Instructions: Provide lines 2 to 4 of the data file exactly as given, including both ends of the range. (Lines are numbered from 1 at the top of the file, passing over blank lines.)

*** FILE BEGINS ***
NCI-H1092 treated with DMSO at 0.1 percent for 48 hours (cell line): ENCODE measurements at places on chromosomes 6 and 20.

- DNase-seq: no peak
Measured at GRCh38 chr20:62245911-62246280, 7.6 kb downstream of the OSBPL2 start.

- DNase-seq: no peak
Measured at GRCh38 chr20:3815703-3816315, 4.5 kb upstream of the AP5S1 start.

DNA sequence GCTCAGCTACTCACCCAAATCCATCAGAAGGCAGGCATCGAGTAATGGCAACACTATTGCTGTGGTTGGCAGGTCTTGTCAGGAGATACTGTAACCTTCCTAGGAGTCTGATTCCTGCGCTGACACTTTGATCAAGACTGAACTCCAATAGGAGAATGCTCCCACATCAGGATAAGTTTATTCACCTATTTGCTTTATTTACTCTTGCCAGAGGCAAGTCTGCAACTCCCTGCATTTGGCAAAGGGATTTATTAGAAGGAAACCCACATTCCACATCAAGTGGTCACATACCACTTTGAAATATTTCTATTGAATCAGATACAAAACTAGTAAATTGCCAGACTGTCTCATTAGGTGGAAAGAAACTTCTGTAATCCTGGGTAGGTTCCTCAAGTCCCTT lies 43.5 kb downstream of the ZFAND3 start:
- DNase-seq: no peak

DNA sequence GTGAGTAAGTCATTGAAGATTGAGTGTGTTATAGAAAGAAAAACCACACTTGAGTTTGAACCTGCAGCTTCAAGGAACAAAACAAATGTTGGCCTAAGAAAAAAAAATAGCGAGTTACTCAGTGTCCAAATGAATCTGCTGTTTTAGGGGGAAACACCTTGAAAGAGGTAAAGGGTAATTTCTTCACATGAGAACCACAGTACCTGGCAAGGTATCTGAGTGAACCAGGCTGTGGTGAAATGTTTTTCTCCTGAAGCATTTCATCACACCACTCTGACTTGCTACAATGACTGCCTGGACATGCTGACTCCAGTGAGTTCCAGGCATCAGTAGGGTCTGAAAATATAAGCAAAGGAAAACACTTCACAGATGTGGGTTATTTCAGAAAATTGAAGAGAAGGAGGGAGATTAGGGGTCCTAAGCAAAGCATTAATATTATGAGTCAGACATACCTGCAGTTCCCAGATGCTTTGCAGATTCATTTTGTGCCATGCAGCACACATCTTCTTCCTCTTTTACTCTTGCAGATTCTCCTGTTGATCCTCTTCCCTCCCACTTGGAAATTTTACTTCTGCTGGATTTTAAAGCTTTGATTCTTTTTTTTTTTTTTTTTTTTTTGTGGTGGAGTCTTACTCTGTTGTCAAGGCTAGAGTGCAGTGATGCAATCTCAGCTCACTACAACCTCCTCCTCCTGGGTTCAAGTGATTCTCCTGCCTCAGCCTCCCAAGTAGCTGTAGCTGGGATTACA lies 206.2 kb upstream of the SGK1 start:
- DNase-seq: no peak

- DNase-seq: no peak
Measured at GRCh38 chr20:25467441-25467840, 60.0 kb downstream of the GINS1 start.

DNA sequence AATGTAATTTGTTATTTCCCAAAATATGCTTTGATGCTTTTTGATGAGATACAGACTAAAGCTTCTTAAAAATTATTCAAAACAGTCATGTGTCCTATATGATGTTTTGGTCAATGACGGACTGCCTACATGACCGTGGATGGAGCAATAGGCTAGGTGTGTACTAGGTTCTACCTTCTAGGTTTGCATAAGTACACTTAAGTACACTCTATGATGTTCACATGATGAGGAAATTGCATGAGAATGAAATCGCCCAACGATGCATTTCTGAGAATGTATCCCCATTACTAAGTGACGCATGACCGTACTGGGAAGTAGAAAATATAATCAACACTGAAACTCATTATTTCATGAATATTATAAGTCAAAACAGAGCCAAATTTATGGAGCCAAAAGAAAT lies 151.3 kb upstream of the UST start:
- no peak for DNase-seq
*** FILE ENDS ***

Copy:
- DNase-seq: no peak
Measured at GRCh38 chr20:62245911-62246280, 7.6 kb downstream of the OSBPL2 start.

- DNase-seq: no peak